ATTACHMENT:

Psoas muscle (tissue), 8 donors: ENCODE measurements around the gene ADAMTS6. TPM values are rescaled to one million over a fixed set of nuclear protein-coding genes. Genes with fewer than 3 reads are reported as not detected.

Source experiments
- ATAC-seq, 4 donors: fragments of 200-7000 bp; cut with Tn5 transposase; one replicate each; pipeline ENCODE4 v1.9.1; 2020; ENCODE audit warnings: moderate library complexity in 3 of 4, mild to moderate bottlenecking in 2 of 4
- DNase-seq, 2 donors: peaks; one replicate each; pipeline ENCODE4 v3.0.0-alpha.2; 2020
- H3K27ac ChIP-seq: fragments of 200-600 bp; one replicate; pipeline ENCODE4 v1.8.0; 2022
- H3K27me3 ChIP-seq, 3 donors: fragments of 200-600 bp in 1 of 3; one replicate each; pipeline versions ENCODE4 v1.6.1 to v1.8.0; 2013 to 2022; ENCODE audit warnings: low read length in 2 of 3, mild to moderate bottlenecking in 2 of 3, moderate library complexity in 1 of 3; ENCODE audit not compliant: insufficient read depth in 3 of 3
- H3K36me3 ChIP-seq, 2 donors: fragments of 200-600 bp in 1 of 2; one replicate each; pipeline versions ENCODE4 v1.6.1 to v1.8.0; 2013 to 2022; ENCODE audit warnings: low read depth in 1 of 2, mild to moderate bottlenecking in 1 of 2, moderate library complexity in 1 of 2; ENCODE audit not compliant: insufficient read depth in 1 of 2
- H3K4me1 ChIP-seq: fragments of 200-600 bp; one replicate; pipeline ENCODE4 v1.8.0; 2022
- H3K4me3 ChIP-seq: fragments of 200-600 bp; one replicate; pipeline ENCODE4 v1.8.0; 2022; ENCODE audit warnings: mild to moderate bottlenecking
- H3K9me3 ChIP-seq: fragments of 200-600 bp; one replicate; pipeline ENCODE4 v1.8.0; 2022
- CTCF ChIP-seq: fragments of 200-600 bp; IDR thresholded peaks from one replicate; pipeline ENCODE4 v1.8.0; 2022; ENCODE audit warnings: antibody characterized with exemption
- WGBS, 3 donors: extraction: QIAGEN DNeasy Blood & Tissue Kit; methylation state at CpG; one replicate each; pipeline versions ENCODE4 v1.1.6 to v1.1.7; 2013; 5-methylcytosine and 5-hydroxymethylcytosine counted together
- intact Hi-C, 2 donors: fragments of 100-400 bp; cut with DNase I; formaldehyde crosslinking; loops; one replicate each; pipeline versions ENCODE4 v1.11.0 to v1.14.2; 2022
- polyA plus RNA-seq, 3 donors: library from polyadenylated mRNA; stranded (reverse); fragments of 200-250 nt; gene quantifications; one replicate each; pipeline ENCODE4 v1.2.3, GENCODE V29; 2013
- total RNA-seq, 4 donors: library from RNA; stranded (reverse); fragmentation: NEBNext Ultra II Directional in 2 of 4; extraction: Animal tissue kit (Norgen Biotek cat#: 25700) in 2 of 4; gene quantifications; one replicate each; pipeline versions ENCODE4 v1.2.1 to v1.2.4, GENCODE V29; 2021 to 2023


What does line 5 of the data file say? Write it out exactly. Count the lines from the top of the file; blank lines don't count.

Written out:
- H3K27ac ChIP-seq: fragments of 200-600 bp; one replicate; pipeline ENCODE4 v1.8.0; 2022